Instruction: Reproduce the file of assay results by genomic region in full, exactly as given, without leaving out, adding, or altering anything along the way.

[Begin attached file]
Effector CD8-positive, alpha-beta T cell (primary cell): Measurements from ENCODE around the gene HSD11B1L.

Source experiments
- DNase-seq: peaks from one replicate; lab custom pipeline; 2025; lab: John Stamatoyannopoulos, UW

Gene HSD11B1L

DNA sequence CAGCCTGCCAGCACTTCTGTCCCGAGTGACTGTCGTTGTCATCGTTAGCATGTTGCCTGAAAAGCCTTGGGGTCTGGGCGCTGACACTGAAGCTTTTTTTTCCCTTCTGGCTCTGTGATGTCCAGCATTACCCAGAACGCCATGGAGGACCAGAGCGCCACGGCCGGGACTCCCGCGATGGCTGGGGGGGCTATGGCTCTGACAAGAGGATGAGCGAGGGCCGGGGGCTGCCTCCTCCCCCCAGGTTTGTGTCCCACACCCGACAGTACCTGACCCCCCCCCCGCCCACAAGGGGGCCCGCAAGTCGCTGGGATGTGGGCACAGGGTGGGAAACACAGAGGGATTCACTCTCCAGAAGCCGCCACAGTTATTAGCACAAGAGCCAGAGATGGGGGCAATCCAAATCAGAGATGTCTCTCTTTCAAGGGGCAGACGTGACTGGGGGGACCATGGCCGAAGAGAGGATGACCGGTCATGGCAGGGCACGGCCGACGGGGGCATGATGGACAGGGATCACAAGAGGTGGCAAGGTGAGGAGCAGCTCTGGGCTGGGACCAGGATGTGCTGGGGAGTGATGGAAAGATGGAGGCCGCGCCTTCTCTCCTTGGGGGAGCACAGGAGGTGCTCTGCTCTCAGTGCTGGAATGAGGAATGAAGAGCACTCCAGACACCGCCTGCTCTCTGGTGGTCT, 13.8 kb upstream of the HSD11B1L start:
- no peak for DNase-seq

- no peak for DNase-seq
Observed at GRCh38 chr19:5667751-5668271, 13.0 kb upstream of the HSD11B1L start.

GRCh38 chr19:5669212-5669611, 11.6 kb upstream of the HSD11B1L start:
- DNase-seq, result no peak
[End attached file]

Effector CD8-positive, alpha-beta T cell (primary cell): Measurements from ENCODE around the gene HSD11B1L.

Source experiments
- DNase-seq: peaks from one replicate; lab custom pipeline; 2025; lab: John Stamatoyannopoulos, UW

Gene HSD11B1L

DNA sequence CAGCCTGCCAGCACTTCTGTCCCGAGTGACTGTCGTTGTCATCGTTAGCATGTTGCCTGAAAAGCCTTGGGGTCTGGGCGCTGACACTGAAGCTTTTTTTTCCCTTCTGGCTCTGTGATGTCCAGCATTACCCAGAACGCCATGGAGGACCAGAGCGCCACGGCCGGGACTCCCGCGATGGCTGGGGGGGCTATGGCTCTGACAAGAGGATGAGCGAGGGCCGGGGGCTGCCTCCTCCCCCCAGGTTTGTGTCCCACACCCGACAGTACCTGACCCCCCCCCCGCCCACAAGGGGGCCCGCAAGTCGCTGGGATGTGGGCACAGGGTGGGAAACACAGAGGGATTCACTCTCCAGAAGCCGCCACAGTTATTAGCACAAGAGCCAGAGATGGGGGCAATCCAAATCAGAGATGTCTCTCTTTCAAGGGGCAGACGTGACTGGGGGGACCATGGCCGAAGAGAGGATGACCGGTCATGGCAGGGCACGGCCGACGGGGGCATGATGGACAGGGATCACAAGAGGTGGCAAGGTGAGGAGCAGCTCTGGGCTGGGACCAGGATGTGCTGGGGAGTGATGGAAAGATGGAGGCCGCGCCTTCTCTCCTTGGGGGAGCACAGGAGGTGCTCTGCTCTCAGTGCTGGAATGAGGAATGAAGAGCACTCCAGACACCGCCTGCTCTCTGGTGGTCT, 13.8 kb upstream of the HSD11B1L start:
- no peak for DNase-seq

- no peak for DNase-seq
Observed at GRCh38 chr19:5667751-5668271, 13.0 kb upstream of the HSD11B1L start.

GRCh38 chr19:5669212-5669611, 11.6 kb upstream of the HSD11B1L start:
- DNase-seq, result no peak